Although artist Deborah Ugoretz moved to Brooklyn in 2011 — relocating both her home and her studio — for more than 30 years the Teaneck community could claim the talented painter, papercutter, and ketubah maker as its own.
Twenty of those years were spent as a member of the town’s Congregation Beth Sholom, for which she designed the High Holiday Torah mantles and parochet.
Before the pandemic, Ms. Ugoretz had a solo show at the Museum at Eldridge Street, where she taught a hands-on course in Jewish papercutting. She also taught workshops at the Yeshiva University Museum. Now, she will be bringing her teaching talents back to Teaneck, offering a virtual Shavuot papercutting workshop for Beth Sholom on April 25. (See below.)
Amplifying the theme of the workshop, Ms. Ugoretz explained that “Jewish papercuts were often associated with customs and ceremonies of holidays and family life. In the late 19th century, the Jews of Poland and Russia made small papercuts for the holiday of Shavuot. These ‘Shevuoslekh’ were cut out by schoolchildren and affixed to the window panes of their cheder. Often, these decorations depicted flowers and animals. Occasionally, they depicted soldiers. It was just decorative,” she said, the themes being based on “what the children liked.”
Ms. Ugoretz, who began doing her own papercutting in the early 1980s, said the upcoming workshop will explore some examples of Shavuot papercuts and “we will create our own folded, cut paper designs for the holiday, continuing the tradition of a 19th century Jewish folk custom.”
The virtual group will do a rosette, “in Yiddish, a raizel.” Participants, who are asked to pre-register, will get a materials list, and Ms. Ugoretz will take them through the project “step by step.” For those who want to get an idea of what they will be doing, Ms. Ugoretz has a YouTube video demonstrating her process.
“I have been doing artwork forever,” she said. “I was always drawing.” Her interest in Jewish art developed in the mid-1970s, a time of Jewish cultural growth and innovation, as evidenced by publications such as the Jewish Catalog. She also was active in the chavurah movement.
Ms. Ugoretz was inspired to take up papercutting by the late Tsirl Waletzky, a major contemporary papercutting artist in American Yiddish culture. According to a brief profile of the artist, Ms. Waletzky’s papercuts differed from “traditional forms in that they are free flowing and less bound to structure and symmetry.” Calling Ms. Waletzky her mentor, Ms. Ugoretz said that “she was not religious, but she incorporated Jewish symbols and images from Jewish poetry.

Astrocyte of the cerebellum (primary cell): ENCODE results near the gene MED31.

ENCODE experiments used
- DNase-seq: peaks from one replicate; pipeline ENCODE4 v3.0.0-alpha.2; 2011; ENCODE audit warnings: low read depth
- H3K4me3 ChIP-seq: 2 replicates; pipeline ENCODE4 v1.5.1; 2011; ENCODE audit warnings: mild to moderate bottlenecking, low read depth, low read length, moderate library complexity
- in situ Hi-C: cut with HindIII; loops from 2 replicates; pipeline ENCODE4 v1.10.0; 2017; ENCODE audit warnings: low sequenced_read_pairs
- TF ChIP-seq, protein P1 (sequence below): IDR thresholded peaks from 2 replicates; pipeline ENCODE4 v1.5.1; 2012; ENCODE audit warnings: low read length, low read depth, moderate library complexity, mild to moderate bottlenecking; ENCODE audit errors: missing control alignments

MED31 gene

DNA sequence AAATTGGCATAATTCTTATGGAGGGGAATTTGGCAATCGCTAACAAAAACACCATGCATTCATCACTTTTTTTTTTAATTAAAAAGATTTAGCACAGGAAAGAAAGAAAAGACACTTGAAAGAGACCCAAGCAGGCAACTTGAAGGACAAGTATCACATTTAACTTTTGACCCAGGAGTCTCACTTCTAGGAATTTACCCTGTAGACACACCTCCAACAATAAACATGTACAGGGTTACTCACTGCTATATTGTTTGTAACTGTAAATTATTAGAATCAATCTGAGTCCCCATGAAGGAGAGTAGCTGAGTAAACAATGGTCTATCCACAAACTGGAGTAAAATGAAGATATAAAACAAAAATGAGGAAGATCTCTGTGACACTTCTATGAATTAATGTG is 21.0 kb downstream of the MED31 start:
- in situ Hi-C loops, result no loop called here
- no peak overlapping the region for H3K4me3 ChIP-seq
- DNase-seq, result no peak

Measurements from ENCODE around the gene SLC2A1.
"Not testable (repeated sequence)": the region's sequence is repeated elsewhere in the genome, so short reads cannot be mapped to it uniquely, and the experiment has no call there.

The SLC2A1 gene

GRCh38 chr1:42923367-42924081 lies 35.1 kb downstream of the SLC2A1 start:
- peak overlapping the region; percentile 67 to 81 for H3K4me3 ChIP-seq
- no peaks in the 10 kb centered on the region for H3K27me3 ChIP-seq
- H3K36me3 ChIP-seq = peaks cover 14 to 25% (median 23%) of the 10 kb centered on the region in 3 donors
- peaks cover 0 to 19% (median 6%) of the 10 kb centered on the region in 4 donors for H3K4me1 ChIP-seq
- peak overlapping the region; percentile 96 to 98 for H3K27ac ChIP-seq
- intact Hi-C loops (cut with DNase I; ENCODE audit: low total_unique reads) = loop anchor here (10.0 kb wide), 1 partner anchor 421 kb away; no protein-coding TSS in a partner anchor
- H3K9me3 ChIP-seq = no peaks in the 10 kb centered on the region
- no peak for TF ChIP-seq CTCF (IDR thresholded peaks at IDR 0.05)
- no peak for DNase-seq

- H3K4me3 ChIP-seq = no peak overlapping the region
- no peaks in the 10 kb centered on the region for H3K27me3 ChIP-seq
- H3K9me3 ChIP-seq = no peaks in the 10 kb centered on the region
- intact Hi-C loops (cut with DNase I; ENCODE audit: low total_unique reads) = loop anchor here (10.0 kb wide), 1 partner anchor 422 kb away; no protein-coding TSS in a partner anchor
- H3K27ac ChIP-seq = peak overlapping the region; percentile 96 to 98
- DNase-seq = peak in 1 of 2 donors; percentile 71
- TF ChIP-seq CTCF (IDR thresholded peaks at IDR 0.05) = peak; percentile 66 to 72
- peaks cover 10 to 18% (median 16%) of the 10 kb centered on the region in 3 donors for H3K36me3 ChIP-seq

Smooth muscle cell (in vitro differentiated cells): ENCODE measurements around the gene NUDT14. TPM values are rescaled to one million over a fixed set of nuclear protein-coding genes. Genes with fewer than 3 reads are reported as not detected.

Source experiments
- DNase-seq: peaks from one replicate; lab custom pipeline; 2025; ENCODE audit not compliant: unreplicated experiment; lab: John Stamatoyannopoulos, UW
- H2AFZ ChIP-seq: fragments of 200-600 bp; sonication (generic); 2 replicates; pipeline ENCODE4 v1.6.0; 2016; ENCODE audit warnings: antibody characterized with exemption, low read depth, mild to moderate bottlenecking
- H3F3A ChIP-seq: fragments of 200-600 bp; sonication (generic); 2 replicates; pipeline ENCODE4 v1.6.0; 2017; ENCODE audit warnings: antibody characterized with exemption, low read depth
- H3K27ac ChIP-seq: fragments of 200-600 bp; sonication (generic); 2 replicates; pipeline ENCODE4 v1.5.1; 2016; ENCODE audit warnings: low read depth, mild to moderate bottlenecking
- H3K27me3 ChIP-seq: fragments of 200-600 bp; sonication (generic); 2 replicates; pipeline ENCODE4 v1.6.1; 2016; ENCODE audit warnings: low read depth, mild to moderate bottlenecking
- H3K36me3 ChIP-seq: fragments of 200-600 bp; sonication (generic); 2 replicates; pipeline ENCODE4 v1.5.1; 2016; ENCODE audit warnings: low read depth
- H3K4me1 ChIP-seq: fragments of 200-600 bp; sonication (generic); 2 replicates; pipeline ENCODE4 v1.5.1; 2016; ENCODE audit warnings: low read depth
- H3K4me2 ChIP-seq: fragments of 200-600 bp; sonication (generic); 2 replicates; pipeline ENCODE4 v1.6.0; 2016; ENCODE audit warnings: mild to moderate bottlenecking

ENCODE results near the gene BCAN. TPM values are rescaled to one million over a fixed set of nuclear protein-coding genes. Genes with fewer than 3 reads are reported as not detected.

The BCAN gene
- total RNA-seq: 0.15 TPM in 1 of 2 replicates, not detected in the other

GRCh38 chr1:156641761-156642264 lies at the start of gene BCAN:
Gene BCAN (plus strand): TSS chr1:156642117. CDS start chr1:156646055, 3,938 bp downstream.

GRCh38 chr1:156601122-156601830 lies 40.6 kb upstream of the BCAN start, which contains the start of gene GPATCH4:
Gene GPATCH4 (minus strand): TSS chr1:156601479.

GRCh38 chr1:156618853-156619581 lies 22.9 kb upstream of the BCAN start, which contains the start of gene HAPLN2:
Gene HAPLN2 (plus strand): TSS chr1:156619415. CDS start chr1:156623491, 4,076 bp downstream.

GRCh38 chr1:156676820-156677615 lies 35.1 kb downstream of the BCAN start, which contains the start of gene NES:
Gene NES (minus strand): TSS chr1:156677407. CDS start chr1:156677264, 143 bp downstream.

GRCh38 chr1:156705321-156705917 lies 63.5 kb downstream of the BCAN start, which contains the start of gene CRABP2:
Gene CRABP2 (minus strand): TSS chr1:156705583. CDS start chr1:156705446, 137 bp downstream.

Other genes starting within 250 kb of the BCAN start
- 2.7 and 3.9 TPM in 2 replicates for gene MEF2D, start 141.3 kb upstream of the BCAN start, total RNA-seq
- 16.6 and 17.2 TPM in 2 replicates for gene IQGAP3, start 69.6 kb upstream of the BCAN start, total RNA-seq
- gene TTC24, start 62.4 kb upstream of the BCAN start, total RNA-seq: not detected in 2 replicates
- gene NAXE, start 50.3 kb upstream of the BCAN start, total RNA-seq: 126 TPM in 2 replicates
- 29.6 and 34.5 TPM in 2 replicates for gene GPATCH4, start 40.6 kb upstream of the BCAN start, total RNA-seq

“I’ve done it myself,” she said, citing a piece she based on the works of Chilean poet Pablo Neruda. Others of her works have been influenced by Jewish texts. Her three-dimensional “Sanctuary” is based on a psalm, while some pieces draw from proverbs, including “The House of Knowledge,” in the collection of the Frankel Center at the University of Michigan.
She has her own favorites, she continued, including her installation “Conversations.” “I also did a special piece for [activist and playwright] Tony Kushner when he was honored by the Workman’s Circle.”
Among other talents, Ms. Ugoretz is known for her beautiful ketubot, into which she incorporates papercutting. “There’s been a tradition of Jewish papercutting for several hundred years,” she said. “What distinguished Jewish papercuts from other styles of papercutting is that they were made as a way to celebrate holidays, life-cycle events, designate the direction of prayer, or for other things, like yahrzeits.”
Basically, she explained, such motivating factors stimulated the practice of hiddur mitzvah, or, according to myjewishlearning.com, “taking the time and making an effort to create or acquire the most beautiful ceremonial objects possible in order to enrich the religious observance with [an] aesthetic dimension.”
“There was a strong tradition in Eastern Europe and Italy, where they did a lot of ketubot incorporating papercutting into their design,” Ms. Ugoretz said. “In Eastern Europe, Poland, Ukraine, the Carpathian Mountain regions, they did a lot of mizrachs and amulets.” They also made papercuts for Shavuot.
“It’s such a beautiful holiday,” Ms. Ugoretz said. “I don’t know why it’s gotten such short shrift,” she wondered, since it marks both the spring harvest and the giving of the Ten Commandments. “In Israel it’s very important because of the harvest,” she added.
“Jewish papercutting is a folk tradition, and it was mostly done by men,” Ms. Ugoretz said. “My theory is that it was possibly first done by wood carvers, using papercuts as templates for their wood carvings. Some of them who didn’t have work would create papercuts just for the purpose of hiddur mitzvah, to honor God.” Non-Jews also made papercuts as a folk art, “because it was accessible,” requiring only scissors, a knife, and a cutting surface.
Ms. Ugoretz said the upcoming workshop will offer participants several benefits. “They’ll learn a skill they can apply pretty easily again and again, they’ll learn a bit about a traditional art form — and they’ll have fun!”
Who: Papercutter Deborah Ugoretz
What: Will offer a Shavuot papercutting workshop for Congregation Beth Sholom in Teaneck
When: Sunday, April 25, 11 a.m. — 12:30 p.m.
How: On Zoom
How much: Free
For more information: Call (201) 833-2620 or go to cbsteaneck.org.
What else: Pre-registration is requested